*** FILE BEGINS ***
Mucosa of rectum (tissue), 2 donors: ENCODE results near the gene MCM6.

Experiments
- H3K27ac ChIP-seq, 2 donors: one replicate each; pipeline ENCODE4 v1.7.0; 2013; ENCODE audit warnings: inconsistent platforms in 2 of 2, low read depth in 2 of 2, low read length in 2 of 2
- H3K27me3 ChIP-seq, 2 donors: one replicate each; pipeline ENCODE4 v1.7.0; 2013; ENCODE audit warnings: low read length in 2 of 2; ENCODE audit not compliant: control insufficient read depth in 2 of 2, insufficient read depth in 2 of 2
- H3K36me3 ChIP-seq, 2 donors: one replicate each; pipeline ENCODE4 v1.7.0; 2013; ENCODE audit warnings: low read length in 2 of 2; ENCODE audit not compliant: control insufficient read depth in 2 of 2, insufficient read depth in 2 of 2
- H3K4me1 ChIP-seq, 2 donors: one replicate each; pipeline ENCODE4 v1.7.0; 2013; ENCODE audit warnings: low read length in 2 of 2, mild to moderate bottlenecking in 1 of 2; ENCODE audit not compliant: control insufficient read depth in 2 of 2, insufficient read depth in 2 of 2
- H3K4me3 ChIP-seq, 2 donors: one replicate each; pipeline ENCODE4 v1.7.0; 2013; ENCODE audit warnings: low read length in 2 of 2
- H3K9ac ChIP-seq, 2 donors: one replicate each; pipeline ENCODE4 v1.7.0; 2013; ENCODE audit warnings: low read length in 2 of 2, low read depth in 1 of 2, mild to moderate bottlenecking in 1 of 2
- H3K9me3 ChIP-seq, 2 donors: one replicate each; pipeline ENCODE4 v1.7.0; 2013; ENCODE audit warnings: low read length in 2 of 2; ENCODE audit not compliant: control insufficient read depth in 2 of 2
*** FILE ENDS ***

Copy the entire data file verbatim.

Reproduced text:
Mucosa of rectum (tissue), 2 donors: ENCODE results near the gene MCM6.

Experiments
- H3K27ac ChIP-seq, 2 donors: one replicate each; pipeline ENCODE4 v1.7.0; 2013; ENCODE audit warnings: inconsistent platforms in 2 of 2, low read depth in 2 of 2, low read length in 2 of 2
- H3K27me3 ChIP-seq, 2 donors: one replicate each; pipeline ENCODE4 v1.7.0; 2013; ENCODE audit warnings: low read length in 2 of 2; ENCODE audit not compliant: control insufficient read depth in 2 of 2, insufficient read depth in 2 of 2
- H3K36me3 ChIP-seq, 2 donors: one replicate each; pipeline ENCODE4 v1.7.0; 2013; ENCODE audit warnings: low read length in 2 of 2; ENCODE audit not compliant: control insufficient read depth in 2 of 2, insufficient read depth in 2 of 2
- H3K4me1 ChIP-seq, 2 donors: one replicate each; pipeline ENCODE4 v1.7.0; 2013; ENCODE audit warnings: low read length in 2 of 2, mild to moderate bottlenecking in 1 of 2; ENCODE audit not compliant: control insufficient read depth in 2 of 2, insufficient read depth in 2 of 2
- H3K4me3 ChIP-seq, 2 donors: one replicate each; pipeline ENCODE4 v1.7.0; 2013; ENCODE audit warnings: low read length in 2 of 2
- H3K9ac ChIP-seq, 2 donors: one replicate each; pipeline ENCODE4 v1.7.0; 2013; ENCODE audit warnings: low read length in 2 of 2, low read depth in 1 of 2, mild to moderate bottlenecking in 1 of 2
- H3K9me3 ChIP-seq, 2 donors: one replicate each; pipeline ENCODE4 v1.7.0; 2013; ENCODE audit warnings: low read length in 2 of 2; ENCODE audit not compliant: control insufficient read depth in 2 of 2